BISBEE — Initial reports indicated that three U.S. Border Patrol agents were ambushed during a shooting on Oct. 2 in an area of the desert in southern Cochise County, although the incident was later determined to be "friendly fire."
Agend Nicholas Ivie, 30, was fatally shot. Another male agent received serious but non-life threatening injuries to his leg and buttocks. He was airlifted to a Tucson hospital for surgery, and he was later released. A female agent was unharmed.
According to reports released by the Sheriff’s Office on the Friday immediately following the incident, Border Patrol officials thought "the gunfire was from an apparent ambush and was not an AD [accidental discharge]."
After becoming aware of this information, one responding deputy reportedly put on his SWAT vest and load bearing vest, "which is capable of defeating rifle rounds where the appropriate plates are located." He also grabbed his AR 15 and three additional 30 round magazines.
This particular deputy and a Border Patrol agent who were hiking on trails toward the area of the incident located shoe impressions heading south/west from the scene. One shoe impression that was the most obvious in rocky terrain is commonly described as a "thicker running W" type pattern.
During the investigation at the scene, officials conducted an initial sweep, starting at the southeast corner and proceeding west. A second pass, from west to east, covered the middle area. And a final pass, from east to west, covered the northern region.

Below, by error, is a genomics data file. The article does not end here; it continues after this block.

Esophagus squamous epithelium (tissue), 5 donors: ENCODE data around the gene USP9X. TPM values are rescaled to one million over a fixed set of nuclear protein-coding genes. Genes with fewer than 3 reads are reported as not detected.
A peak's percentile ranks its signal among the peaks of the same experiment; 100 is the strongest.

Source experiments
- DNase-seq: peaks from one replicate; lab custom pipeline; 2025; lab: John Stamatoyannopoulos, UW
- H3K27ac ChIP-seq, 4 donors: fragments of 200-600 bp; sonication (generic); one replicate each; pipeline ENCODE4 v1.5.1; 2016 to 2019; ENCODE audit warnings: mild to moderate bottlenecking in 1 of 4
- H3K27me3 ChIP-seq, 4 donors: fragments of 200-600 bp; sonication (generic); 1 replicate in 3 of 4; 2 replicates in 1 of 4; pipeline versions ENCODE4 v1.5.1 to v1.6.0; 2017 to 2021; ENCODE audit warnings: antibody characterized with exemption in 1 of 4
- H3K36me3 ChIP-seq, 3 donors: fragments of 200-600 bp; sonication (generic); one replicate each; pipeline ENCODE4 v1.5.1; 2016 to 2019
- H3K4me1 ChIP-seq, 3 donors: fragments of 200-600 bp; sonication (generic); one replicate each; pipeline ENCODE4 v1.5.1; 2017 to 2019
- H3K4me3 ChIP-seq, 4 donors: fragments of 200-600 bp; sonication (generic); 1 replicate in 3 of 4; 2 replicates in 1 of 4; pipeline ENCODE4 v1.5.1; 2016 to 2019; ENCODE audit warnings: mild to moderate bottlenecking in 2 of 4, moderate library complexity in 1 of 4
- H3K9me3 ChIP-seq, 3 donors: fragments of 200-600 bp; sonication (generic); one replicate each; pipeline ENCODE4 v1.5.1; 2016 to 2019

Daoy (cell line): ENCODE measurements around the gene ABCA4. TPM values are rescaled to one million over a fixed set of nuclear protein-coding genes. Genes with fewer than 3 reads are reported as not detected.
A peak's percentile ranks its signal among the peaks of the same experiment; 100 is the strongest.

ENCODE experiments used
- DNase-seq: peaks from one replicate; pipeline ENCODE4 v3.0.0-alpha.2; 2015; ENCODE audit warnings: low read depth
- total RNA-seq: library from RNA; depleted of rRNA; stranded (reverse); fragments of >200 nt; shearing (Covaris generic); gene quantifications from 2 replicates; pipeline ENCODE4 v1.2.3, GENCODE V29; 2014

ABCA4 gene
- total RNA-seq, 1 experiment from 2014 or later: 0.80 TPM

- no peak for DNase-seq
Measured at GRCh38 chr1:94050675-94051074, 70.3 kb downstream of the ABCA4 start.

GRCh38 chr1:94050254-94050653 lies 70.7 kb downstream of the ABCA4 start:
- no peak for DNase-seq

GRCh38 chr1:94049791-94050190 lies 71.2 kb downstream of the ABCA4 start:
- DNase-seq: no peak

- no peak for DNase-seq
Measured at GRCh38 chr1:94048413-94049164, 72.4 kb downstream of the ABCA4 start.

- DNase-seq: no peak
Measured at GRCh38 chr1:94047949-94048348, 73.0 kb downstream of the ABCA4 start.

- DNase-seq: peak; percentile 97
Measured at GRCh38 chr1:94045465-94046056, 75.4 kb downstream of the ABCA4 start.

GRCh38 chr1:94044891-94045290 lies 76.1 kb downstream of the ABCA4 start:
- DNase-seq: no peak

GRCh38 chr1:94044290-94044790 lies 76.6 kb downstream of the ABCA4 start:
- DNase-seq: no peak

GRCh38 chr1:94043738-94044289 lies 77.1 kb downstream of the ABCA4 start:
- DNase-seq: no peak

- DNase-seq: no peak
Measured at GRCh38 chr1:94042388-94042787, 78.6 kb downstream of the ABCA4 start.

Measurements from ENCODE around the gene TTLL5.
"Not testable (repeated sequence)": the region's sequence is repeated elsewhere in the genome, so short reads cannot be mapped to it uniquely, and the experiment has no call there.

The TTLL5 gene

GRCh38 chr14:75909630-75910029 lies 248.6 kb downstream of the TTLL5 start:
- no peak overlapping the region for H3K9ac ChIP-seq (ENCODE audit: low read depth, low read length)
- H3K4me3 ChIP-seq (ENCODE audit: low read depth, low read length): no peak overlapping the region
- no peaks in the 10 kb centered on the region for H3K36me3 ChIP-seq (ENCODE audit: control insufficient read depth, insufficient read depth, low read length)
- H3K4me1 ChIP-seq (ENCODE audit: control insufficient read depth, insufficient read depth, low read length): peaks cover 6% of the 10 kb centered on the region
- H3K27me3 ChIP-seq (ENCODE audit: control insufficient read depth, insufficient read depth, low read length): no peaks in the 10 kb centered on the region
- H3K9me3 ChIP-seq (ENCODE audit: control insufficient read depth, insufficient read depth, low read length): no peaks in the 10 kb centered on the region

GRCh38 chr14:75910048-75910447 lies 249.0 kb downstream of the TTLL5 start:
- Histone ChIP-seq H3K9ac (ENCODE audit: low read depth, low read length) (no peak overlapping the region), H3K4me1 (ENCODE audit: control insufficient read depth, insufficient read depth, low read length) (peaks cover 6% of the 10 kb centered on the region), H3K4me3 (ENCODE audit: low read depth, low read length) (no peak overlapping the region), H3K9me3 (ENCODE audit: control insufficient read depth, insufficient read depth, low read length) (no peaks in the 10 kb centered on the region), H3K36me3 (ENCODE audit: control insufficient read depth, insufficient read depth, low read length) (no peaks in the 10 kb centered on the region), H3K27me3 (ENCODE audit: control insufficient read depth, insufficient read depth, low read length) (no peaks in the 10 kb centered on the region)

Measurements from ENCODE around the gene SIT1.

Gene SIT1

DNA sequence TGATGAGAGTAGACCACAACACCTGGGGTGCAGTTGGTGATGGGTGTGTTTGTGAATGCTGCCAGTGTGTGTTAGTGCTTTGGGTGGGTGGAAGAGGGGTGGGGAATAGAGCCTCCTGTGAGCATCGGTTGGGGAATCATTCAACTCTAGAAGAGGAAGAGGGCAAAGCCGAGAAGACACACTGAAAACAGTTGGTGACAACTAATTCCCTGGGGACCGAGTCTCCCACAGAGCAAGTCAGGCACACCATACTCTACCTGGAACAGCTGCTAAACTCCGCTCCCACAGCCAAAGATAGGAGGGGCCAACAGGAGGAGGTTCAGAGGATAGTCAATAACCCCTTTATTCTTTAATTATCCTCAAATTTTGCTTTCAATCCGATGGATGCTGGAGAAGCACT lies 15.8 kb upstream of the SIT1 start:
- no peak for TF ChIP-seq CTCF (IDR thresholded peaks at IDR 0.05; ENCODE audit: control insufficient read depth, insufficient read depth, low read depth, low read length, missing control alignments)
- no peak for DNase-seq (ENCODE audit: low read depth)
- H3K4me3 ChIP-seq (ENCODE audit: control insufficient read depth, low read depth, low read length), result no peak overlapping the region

In the southern third of the scene, officials observed a heavily used trail running north/south which passes through the middle of the saddle, a lesser used and possibly older trail running southwest/northeast up to the saddle, and multiple items consistent with smuggling, such as empty drink bottles, food wrappers and empty metal containers.
The middle third of the scene also contained empty drink bottles, food wrappers and empty metal containers. Some of them appeared fresh as the bottles contained liquid/condensation and the wrappers showed no signs of exposure to the elements.
Officials also found "several shoe prints that they were not able to positively identify as belonging to a responder. One print was of higher interest as it appeared to be of a type of shoe, based on sole pattern, not associated with any type of footwear worn by responding personnel," according to a report.
Also, three areas of the ground on top of the saddle appeared to have indentations which are consistent with marks made by "double bundles" of marijuana. These bundles are commonly used by smugglers in this area, who commonly rest in saddles. Each location also had a long stick apparently used as markers for hidden bundles.
The northern third of the scene also contained "fresh" drink bottles and food wrappers, as well as empty metal containers. Also, agent Ivie’s body was found in this region. And two Mexican coins that did not show signs of weathering were found near some bullet casings, according to a report.
Following the shooting, many officials were looking for suspects in the area, with some reportedly doing roving patrols along Highway 80 in the vicinity as authorities thought that people involved could attempt to cross the road. Other officials were reportedly searching by aircraft and on foot.
However, on Oct. 5, the Federal Bureau of Investigation and the Sheriff’s Office announced that there are strong preliminary indications that the death of Ivie was the result of an accidental shooting or "friendly fire" and that the incident involved only the agents.